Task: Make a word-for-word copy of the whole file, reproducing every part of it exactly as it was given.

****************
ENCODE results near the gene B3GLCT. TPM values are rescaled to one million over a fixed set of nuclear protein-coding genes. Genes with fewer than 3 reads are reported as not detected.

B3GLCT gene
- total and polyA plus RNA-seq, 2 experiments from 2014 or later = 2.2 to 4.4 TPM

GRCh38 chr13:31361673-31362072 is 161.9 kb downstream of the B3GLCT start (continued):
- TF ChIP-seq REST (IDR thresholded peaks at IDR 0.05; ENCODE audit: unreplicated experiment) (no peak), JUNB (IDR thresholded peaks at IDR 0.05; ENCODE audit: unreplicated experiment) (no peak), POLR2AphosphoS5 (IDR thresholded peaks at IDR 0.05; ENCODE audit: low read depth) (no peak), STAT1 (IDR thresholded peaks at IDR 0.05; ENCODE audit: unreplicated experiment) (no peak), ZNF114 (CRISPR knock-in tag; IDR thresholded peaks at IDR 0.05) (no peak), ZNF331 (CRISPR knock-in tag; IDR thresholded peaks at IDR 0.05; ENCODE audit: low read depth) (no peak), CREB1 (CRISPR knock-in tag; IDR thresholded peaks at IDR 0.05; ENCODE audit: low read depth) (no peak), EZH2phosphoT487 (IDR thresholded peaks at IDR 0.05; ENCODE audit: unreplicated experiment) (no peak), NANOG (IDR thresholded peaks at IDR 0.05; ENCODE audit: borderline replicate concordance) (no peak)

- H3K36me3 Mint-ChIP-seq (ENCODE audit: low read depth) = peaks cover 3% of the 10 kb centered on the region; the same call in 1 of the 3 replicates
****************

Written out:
ENCODE results near the gene B3GLCT. TPM values are rescaled to one million over a fixed set of nuclear protein-coding genes. Genes with fewer than 3 reads are reported as not detected.

B3GLCT gene
- total and polyA plus RNA-seq, 2 experiments from 2014 or later = 2.2 to 4.4 TPM

GRCh38 chr13:31361673-31362072 is 161.9 kb downstream of the B3GLCT start (continued):
- TF ChIP-seq REST (IDR thresholded peaks at IDR 0.05; ENCODE audit: unreplicated experiment) (no peak), JUNB (IDR thresholded peaks at IDR 0.05; ENCODE audit: unreplicated experiment) (no peak), POLR2AphosphoS5 (IDR thresholded peaks at IDR 0.05; ENCODE audit: low read depth) (no peak), STAT1 (IDR thresholded peaks at IDR 0.05; ENCODE audit: unreplicated experiment) (no peak), ZNF114 (CRISPR knock-in tag; IDR thresholded peaks at IDR 0.05) (no peak), ZNF331 (CRISPR knock-in tag; IDR thresholded peaks at IDR 0.05; ENCODE audit: low read depth) (no peak), CREB1 (CRISPR knock-in tag; IDR thresholded peaks at IDR 0.05; ENCODE audit: low read depth) (no peak), EZH2phosphoT487 (IDR thresholded peaks at IDR 0.05; ENCODE audit: unreplicated experiment) (no peak), NANOG (IDR thresholded peaks at IDR 0.05; ENCODE audit: borderline replicate concordance) (no peak)

- H3K36me3 Mint-ChIP-seq (ENCODE audit: low read depth) = peaks cover 3% of the 10 kb centered on the region; the same call in 1 of the 3 replicates